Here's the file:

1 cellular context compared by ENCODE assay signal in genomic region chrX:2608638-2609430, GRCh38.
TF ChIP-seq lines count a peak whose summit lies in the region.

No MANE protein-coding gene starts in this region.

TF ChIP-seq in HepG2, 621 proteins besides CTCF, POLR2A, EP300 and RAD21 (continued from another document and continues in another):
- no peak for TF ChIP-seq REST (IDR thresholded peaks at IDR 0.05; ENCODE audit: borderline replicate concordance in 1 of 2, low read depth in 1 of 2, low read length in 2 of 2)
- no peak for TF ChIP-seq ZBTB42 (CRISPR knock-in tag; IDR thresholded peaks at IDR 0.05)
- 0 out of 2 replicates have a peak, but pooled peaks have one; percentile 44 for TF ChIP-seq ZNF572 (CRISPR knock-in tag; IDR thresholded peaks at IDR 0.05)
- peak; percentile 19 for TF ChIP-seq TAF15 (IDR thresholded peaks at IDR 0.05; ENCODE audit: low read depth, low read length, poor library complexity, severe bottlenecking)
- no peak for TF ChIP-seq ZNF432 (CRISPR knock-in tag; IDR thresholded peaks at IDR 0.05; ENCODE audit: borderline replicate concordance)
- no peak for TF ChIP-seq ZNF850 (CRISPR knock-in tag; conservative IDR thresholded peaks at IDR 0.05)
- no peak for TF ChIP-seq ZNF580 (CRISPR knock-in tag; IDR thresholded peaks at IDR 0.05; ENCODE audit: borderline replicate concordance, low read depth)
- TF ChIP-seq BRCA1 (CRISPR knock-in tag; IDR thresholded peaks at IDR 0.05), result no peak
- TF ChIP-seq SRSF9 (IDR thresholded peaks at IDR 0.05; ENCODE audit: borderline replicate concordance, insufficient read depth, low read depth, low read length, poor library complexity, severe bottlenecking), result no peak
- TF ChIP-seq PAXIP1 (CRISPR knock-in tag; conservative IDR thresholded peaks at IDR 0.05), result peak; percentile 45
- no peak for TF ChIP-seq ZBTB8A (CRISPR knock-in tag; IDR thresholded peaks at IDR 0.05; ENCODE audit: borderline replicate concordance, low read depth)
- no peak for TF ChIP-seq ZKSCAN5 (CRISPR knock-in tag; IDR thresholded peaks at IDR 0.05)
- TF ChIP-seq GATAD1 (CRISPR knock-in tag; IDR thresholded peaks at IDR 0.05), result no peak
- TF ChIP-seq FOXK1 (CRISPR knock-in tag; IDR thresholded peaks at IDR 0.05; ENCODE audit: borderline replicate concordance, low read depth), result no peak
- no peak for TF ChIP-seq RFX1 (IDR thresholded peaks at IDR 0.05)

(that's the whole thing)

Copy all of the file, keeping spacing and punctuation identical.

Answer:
1 cellular context compared by ENCODE assay signal in genomic region chrX:2608638-2609430, GRCh38.
TF ChIP-seq lines count a peak whose summit lies in the region.

No MANE protein-coding gene starts in this region.

TF ChIP-seq in HepG2, 621 proteins besides CTCF, POLR2A, EP300 and RAD21 (continued from another document and continues in another):
- no peak for TF ChIP-seq REST (IDR thresholded peaks at IDR 0.05; ENCODE audit: borderline replicate concordance in 1 of 2, low read depth in 1 of 2, low read length in 2 of 2)
- no peak for TF ChIP-seq ZBTB42 (CRISPR knock-in tag; IDR thresholded peaks at IDR 0.05)
- 0 out of 2 replicates have a peak, but pooled peaks have one; percentile 44 for TF ChIP-seq ZNF572 (CRISPR knock-in tag; IDR thresholded peaks at IDR 0.05)
- peak; percentile 19 for TF ChIP-seq TAF15 (IDR thresholded peaks at IDR 0.05; ENCODE audit: low read depth, low read length, poor library complexity, severe bottlenecking)
- no peak for TF ChIP-seq ZNF432 (CRISPR knock-in tag; IDR thresholded peaks at IDR 0.05; ENCODE audit: borderline replicate concordance)
- no peak for TF ChIP-seq ZNF850 (CRISPR knock-in tag; conservative IDR thresholded peaks at IDR 0.05)
- no peak for TF ChIP-seq ZNF580 (CRISPR knock-in tag; IDR thresholded peaks at IDR 0.05; ENCODE audit: borderline replicate concordance, low read depth)
- TF ChIP-seq BRCA1 (CRISPR knock-in tag; IDR thresholded peaks at IDR 0.05), result no peak
- TF ChIP-seq SRSF9 (IDR thresholded peaks at IDR 0.05; ENCODE audit: borderline replicate concordance, insufficient read depth, low read depth, low read length, poor library complexity, severe bottlenecking), result no peak
- TF ChIP-seq PAXIP1 (CRISPR knock-in tag; conservative IDR thresholded peaks at IDR 0.05), result peak; percentile 45
- no peak for TF ChIP-seq ZBTB8A (CRISPR knock-in tag; IDR thresholded peaks at IDR 0.05; ENCODE audit: borderline replicate concordance, low read depth)
- no peak for TF ChIP-seq ZKSCAN5 (CRISPR knock-in tag; IDR thresholded peaks at IDR 0.05)
- TF ChIP-seq GATAD1 (CRISPR knock-in tag; IDR thresholded peaks at IDR 0.05), result no peak
- TF ChIP-seq FOXK1 (CRISPR knock-in tag; IDR thresholded peaks at IDR 0.05; ENCODE audit: borderline replicate concordance, low read depth), result no peak
- no peak for TF ChIP-seq RFX1 (IDR thresholded peaks at IDR 0.05)